From storyboard to screen


We teamed up with award winning director Jessica Ashman to bring you some festive fun. Discover how Jessica helped bring our vision to life through the world of animation.

Last year HomeServe asked me to create a short animation about Christmas, and this year if I’d like to make another two – one film about Christmas and one about New Year. The process of making both films for HomeServe was quite a long one – working as the designer, animator and director of both projects, a lot of preparation and work went into the final result.

The creative process began with a brainstorm on the designs and themes of our films. The idea was to introduce a family who are helped by HomeServe at one of the busiest times of the year… Christmas! We wanted to stick with the same family within our creative this year to give us the opportunity to develop more of a story around them in the future.

Once the team at HomeServe and I had decided what the idea should be, I storyboarded the ideas for the two films, to provide everyone with a visualisation of what the final films would look like. Storyboards are essentially like comics – each panel tells you a new part of the story and they’re used regularly in the animation world.

An example of the storyboard..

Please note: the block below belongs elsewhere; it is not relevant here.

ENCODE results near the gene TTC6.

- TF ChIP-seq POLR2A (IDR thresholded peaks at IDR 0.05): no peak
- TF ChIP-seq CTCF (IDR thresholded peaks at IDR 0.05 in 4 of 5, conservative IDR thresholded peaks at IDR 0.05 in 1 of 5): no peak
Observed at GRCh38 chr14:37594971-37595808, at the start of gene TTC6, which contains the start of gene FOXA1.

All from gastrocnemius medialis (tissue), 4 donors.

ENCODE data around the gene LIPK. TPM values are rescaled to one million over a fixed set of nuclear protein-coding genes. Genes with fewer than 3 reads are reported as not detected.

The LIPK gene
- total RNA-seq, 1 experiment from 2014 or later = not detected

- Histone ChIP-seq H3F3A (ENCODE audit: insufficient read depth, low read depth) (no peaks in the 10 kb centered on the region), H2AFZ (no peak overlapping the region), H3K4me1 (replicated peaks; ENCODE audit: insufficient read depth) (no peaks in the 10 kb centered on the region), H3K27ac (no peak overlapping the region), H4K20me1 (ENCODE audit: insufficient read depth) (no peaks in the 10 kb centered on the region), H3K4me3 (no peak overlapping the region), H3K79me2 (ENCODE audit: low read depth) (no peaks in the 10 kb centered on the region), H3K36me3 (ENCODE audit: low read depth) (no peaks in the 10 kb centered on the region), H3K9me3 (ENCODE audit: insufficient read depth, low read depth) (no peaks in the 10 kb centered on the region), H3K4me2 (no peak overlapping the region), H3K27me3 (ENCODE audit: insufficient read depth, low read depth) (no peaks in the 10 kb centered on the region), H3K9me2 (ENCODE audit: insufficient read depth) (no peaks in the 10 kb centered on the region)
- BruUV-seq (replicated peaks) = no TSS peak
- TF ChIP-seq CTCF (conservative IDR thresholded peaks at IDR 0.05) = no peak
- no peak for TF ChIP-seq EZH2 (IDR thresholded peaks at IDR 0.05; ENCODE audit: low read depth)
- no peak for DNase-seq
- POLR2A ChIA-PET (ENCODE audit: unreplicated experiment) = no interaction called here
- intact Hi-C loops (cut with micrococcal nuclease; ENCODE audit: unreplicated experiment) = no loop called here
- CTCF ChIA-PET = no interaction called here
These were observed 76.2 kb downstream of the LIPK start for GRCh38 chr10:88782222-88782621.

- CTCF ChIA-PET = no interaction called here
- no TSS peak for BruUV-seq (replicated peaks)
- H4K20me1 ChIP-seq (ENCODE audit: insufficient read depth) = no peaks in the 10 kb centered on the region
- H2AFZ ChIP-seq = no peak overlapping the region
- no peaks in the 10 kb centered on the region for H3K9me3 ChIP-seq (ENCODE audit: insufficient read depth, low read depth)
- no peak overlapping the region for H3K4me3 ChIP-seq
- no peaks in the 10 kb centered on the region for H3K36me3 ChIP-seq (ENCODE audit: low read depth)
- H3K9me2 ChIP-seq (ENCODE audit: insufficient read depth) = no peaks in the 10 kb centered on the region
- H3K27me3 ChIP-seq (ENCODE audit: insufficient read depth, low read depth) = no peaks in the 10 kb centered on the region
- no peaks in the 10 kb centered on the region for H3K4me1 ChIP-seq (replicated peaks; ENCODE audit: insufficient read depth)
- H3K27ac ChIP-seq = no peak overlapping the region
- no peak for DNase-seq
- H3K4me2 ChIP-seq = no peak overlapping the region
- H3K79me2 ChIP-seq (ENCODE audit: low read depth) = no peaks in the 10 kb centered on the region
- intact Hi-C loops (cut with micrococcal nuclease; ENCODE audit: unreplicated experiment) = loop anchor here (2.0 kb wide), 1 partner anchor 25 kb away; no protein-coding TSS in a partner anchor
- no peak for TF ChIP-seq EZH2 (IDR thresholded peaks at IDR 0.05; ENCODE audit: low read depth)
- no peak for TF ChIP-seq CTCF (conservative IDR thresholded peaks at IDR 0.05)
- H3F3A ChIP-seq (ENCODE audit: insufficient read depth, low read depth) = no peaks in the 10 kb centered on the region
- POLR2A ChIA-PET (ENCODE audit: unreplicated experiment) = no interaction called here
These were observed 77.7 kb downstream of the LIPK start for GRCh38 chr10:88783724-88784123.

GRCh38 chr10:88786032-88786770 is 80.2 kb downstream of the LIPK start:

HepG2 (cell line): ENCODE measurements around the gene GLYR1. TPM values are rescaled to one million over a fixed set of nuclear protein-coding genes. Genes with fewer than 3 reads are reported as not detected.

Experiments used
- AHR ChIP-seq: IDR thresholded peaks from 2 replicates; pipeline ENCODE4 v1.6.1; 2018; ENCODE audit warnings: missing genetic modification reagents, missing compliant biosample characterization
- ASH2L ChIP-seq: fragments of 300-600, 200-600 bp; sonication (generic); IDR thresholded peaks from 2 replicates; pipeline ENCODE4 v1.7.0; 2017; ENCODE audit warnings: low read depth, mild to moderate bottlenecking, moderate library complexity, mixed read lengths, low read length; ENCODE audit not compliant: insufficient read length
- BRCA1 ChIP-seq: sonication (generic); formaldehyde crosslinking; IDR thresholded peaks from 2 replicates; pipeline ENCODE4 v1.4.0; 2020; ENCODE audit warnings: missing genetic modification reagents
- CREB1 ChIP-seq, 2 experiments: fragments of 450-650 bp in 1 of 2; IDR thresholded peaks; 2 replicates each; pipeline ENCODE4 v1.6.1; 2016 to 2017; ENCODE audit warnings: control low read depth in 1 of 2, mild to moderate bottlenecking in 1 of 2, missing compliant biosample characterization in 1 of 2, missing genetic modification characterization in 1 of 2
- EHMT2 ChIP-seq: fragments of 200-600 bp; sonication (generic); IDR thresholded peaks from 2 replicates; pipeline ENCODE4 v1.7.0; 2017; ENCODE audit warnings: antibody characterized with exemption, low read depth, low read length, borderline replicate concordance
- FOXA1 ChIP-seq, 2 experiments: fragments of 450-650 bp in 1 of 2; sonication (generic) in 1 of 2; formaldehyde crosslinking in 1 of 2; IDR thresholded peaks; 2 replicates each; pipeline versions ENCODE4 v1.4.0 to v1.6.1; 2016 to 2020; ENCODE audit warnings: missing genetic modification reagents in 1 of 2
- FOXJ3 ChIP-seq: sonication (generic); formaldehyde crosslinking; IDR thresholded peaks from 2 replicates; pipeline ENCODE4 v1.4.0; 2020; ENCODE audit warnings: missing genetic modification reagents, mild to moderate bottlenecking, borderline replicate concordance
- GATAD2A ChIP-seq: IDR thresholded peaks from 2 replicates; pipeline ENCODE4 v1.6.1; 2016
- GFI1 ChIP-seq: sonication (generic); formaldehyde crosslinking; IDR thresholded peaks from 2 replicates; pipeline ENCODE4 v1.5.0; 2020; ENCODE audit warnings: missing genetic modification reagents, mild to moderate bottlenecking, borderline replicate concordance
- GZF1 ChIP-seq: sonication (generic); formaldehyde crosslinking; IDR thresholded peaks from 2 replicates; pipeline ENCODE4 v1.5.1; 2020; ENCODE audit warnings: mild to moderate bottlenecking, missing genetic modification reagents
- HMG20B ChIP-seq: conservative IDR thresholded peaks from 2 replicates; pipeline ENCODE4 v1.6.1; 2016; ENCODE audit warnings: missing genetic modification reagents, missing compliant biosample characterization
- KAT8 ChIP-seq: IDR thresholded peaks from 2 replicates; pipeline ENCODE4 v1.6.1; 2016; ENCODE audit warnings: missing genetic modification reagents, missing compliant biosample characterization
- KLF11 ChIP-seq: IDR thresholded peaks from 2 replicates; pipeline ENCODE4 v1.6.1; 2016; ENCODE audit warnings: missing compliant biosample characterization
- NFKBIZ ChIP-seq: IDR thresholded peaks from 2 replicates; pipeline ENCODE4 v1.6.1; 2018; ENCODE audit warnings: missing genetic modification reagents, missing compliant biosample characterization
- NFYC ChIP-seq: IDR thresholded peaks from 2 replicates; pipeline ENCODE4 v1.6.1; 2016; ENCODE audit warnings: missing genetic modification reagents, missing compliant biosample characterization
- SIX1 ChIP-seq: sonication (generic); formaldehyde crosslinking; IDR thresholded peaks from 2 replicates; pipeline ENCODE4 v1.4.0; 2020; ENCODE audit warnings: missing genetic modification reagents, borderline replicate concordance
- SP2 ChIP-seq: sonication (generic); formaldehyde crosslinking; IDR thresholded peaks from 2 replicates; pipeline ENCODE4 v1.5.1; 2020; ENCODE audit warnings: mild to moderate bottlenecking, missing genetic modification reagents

An example of the storyboard..

Last year, I handmade small wooden animation puppets for the Christmas animation. This year, due to the idea being slightly bigger in scale, I decided that flat, paper models would be a good idea. This design meant I could make a lot more characters quickly and create a lot more backgrounds by hand too.

Some of the paper model made...

This type of animation is called ‘cut-out’ animation. The process involves paper models being animated on a flat surface with a camera looking down on the scene. The surface in particular is called a ‘multi-plane’ – it’s basically a glorified set of shelves made out of glass or Perspex, that allows ‘layers’ of images to be built up on top of each other, very much like a theatre set!

Once all the models were made, it was shoot time! In my studio, I animated all the scenes for both films which is a bit of a slow process. I would move a character a little bit, and then take a picture, move the character a little bit and then take a picture…and so on! To give you an idea, 25 photos makes 1 second of footage. So a minute long film means a lot of photos.